Saturday, September 6, 2008
Bonddad has an excellent primer on the situation.
Chris Bowers at OpenLeft agrees with me that what The Big Big Bailout means is that the GOP has finally become everything they hated about big government: they have nationalized the mortgage industry to the tune of trillions.
So, what do these two institutions do? Why are they so important?
Let me explain that by comparing the mortgage business of 100 years ago to the mortgage business of today. 100 years ago, a borrower would go to a bank and get a home loan. However, the bank would own the loan for the duration of the loan - that is, the bank that made the original loan would be the bank that sent out monthly statements and collected mortgage payments until the loan was paid off.
Let's compare that to the mortgage business of today. Today a borrower gets a loan from a lender. Once the loan closes, the lender sells the loan to a larger financial institution. Sometimes this is Fannie and Freddie, sometimes it's some other large financial institution (think Citigroup, JP Morgan or another large, money center bank). Fannie and Freddie stood atop the financial pyramid of buying, selling and pooling mortgages. They issue the largest amount of securitzed product. They touch about 70% of all US mortgages. Both institutions have (until now) an implied governmental guarantee. That gave both institutions an incredible advantage in the market by allowing them to borrow at slightly cheaper rates then their competitors. This is how they attained top dog status in the financial world.
Like it or not, America is becoming a socialist country. Government is getting bigger every day. It's time to admit it, and then fix it.
The problem I have with this is not the move to nationalize the mortgage industry. That actually seems like a good idea to me. The problem I have is with the incredible cognitive dissonance surrounding "big government" in our national political discourse. Even as we have reached national consensus on nationalizing industries, which is the literal definition of socialism and big government, politicians of every party keep talking about "small government" as though it were a virtue. I mean, the day after the Republican convention, which included countless attacks on big government, the Republican administration goes out an nationalizes a major industry. It will probably be done in the corporate welfare style typical of American government--privatize the profits, socialize the risk--but it is still nationalization.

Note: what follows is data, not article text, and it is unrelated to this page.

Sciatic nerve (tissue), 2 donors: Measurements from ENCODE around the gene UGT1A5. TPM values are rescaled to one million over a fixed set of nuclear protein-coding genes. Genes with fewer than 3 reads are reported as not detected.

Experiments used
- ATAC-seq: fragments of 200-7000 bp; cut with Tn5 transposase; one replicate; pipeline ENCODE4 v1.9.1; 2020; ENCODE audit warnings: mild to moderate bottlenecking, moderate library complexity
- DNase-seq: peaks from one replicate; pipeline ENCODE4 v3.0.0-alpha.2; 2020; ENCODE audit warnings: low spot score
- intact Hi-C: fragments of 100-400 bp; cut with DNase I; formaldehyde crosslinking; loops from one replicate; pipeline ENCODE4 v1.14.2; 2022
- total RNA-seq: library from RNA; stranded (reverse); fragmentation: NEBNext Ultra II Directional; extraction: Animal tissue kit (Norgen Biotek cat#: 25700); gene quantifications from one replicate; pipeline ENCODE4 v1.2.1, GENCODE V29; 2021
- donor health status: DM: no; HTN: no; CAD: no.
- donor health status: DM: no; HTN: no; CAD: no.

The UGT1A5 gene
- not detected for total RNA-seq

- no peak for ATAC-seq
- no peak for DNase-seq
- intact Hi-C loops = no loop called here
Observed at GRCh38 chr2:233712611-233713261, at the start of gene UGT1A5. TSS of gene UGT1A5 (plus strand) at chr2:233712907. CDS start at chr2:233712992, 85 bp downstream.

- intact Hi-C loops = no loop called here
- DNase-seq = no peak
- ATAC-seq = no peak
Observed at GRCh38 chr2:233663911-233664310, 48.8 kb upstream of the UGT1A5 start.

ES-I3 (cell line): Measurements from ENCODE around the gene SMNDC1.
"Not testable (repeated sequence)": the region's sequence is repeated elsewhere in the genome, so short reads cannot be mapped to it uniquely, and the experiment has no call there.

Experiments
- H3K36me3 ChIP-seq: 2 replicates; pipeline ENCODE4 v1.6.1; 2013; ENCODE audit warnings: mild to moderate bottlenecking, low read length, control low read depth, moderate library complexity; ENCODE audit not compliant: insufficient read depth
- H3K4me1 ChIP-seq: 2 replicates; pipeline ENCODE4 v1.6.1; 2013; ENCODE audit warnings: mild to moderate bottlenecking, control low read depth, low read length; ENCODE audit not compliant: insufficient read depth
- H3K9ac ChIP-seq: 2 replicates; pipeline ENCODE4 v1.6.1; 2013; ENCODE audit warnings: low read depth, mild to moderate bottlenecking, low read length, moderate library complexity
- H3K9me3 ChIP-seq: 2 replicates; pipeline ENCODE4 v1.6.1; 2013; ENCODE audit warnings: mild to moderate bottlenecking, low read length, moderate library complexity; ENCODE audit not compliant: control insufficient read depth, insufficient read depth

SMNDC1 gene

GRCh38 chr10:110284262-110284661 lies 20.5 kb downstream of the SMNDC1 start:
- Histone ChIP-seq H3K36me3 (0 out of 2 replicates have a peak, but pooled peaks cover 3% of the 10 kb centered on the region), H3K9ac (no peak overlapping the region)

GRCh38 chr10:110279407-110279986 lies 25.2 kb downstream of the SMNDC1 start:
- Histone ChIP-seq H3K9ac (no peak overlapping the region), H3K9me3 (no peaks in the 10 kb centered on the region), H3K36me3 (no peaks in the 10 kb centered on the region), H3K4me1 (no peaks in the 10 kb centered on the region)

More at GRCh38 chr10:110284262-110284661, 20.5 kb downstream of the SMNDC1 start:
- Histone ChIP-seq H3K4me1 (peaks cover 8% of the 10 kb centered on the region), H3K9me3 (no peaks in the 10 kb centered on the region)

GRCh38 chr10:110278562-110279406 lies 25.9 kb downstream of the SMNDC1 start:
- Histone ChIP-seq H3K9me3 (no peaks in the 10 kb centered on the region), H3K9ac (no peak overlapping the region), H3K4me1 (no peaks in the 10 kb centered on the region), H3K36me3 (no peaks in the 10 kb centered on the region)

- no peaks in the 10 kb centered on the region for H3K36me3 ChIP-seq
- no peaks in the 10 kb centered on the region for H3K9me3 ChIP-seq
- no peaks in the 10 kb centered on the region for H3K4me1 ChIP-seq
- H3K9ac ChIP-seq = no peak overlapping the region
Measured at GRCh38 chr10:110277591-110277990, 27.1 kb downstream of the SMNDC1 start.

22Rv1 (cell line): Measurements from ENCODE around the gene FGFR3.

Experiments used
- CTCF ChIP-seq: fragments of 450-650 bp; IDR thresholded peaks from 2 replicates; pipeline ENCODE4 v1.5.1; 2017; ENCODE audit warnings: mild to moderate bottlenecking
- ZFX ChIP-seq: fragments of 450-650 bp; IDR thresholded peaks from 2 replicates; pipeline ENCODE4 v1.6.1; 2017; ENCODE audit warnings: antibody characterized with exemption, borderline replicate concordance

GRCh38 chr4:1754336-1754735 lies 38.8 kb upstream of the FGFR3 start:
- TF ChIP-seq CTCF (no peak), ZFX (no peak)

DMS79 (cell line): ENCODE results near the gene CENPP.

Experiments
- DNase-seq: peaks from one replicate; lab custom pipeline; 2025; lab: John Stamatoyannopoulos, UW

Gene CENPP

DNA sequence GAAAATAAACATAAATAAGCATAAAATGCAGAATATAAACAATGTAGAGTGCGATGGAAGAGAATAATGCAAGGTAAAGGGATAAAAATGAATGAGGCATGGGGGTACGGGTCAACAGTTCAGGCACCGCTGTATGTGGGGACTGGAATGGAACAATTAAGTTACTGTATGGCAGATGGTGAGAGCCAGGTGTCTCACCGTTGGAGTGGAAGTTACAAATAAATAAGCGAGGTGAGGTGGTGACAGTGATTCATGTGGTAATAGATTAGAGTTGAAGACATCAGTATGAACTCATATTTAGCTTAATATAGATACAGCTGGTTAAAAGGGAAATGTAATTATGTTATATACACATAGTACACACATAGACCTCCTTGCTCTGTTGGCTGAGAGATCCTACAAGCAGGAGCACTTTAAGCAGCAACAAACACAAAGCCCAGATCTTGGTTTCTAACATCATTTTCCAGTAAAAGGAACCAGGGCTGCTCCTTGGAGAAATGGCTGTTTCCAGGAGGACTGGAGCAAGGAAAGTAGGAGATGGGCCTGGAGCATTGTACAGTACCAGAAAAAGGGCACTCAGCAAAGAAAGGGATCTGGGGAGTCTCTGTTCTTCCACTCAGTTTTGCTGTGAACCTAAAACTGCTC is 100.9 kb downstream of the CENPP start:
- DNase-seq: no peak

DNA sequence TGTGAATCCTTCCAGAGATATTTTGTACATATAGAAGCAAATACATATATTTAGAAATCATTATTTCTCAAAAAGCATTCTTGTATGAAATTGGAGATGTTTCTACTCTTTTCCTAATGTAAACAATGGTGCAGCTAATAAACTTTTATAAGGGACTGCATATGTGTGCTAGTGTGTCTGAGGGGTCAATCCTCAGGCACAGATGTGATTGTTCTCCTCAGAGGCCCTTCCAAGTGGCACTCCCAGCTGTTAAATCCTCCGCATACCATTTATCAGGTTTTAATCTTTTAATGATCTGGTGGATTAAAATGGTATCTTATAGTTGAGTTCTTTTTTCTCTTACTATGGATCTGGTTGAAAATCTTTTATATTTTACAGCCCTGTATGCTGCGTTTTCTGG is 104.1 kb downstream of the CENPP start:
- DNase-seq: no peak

Voters, Democrats, Republicans, Independents, Conservatives, Moderates, Progressives, Greens--everyone is in favor of "big government" moves like nationalizing the mortgage industry now. And yet, all of those same people keep talking about how terrible big government is, and how we need to stop it. It is massive national lie. It is as though the entire country is a homophobe who is actually a closeted homosexual. It is as though the Emperor has no clothes, but now the entire nation has decided to dress to match.
Can we all stop lying to ourselves on this one? Please? Pretty please? This national self-delusion is a major obstacle to having an honest ideological debate in this country.
The McSame camp says Troopergate is a partisan witch hunt. They're playing the "picking on Pailn" card for all it's worth to kill this.
Key Alaska allies of John McCain are trying to derail a politically charged investigation into Gov. Sarah Palin's firing of her public safety commissioner in order to prevent a so-called "October surprise" that would produce embarrassing information about the vice presidential candidate on the eve of the election.
In a move endorsed by the McCain campaign Friday, John Coghill, the GOP chairman of the state House Rules Committee, wrote a letter seeking a meeting of Alaska's bipartisan Legislative Council in order to remove the Democratic state senator in charge of the so-called "troopergate" investigation.
Coghill charged that the senator, Hollis French, had "politicized" the probe by making a number of public comments in recent days, including telling ABC News that Palin had a "credibility problem" and that the investigation into the firing of public safety commissioner Walter Monegan was "likely to be damaging to the administration" and could be an "October surprise." Wrote Coghill: "The investigation appears to be lacking in fairness, neutrality and due process."
How can McSame and Palin be talking about reform with this going on? This is insanity.
The investigation, authorized by the Legislative Council last July, revolves around charges that Palin abused her power by embroiling the governor's office in a bitter family feud involving her ex-brother in law, a state trooper named Mike Wooten. Specifically, the council is investigating whether Palin fired Monegan when he refused to dismiss Wooten (who at the time was involved in an ugly custody battle with Palin's sister) after getting repeated complaints about him from the governor and her husband, Todd Palin. (Among the allegations that were raised against Wooten by Palin's sister: he had Tasered his ten-year-old stepson and shot a moose without a permit.) Palin has denied wrongdoing; Monegan has said he believes his firing was connected to his refusal to fire Wooten.
French, the Democrat overseeing the probe, has hired a special counsel to determine, in effect, whether Palin "used her public office to settle a private score," he recently said. He has also suggested that the probe may turn up evidence that state laws were violated by Palin's aides because they pulled confidential personnel files on the trooper.
But Coghill, who told NEWSWEEK that he has the backing of Republican Speaker of the House John Harris in his effort to remove French, suggested Friday that the investigation into Palin's firing of Monegan should be shut down entirely. "If this has been botched up the way it has, there's a question as to whether it should continue," Coghill told NEWSWEEK.